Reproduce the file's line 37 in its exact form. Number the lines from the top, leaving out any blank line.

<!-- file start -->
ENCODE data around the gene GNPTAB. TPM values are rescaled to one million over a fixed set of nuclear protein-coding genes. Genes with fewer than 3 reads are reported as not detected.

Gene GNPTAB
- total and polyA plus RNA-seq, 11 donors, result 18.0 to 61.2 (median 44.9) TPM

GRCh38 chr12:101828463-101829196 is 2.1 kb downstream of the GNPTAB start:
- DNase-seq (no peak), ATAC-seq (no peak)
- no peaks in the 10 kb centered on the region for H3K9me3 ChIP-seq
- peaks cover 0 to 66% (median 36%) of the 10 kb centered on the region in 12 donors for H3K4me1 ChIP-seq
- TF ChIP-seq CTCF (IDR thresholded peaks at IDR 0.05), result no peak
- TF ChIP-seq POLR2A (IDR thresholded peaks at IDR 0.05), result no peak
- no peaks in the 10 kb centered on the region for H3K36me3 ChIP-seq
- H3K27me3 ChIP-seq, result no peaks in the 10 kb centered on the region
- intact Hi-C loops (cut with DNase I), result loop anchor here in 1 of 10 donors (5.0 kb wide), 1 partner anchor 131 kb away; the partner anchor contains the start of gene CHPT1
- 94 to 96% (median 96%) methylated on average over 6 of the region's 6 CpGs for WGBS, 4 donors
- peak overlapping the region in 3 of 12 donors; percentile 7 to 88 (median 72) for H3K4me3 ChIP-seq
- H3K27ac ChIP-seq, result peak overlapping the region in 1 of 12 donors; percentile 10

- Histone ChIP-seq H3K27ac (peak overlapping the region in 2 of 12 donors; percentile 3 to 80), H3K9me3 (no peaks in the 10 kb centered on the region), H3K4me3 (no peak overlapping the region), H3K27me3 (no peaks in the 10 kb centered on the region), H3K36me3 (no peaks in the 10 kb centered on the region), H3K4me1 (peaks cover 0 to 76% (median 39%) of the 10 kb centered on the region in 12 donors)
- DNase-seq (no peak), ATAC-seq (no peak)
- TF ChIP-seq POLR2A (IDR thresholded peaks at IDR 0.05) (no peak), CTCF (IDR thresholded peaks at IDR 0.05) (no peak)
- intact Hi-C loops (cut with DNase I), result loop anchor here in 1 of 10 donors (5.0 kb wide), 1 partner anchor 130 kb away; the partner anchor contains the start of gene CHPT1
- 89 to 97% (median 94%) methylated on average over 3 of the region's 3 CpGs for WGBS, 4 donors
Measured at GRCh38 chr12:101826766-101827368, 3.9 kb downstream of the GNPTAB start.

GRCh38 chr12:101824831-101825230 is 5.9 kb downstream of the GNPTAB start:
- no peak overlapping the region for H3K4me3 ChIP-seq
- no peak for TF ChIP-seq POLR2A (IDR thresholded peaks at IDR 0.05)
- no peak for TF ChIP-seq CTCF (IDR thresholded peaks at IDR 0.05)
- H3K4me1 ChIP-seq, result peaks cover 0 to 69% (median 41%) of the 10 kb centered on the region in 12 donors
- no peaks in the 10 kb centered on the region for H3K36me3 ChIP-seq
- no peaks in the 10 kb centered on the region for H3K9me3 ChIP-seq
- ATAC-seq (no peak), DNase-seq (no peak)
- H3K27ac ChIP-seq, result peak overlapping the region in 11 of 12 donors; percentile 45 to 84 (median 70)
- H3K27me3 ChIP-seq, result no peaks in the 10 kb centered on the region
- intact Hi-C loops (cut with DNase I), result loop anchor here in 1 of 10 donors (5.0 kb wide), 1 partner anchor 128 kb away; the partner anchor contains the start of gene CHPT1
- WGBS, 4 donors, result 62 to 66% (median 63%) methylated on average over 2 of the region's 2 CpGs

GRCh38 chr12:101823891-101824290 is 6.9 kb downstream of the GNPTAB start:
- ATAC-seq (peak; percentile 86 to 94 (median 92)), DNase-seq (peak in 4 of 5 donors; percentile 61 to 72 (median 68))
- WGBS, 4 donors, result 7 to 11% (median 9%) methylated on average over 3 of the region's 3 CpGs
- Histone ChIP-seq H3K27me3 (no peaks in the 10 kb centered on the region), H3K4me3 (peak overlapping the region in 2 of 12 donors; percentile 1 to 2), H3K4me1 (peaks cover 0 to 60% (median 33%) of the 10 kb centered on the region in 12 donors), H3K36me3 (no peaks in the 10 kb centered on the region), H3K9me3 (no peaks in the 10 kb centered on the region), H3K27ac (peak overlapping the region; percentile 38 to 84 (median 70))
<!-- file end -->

- Histone ChIP-seq H3K27me3 (no peaks in the 10 kb centered on the region), H3K4me3 (peak overlapping the region in 2 of 12 donors; percentile 1 to 2), H3K4me1 (peaks cover 0 to 60% (median 33%) of the 10 kb centered on the region in 12 donors), H3K36me3 (no peaks in the 10 kb centered on the region), H3K9me3 (no peaks in the 10 kb centered on the region), H3K27ac (peak overlapping the region; percentile 38 to 84 (median 70))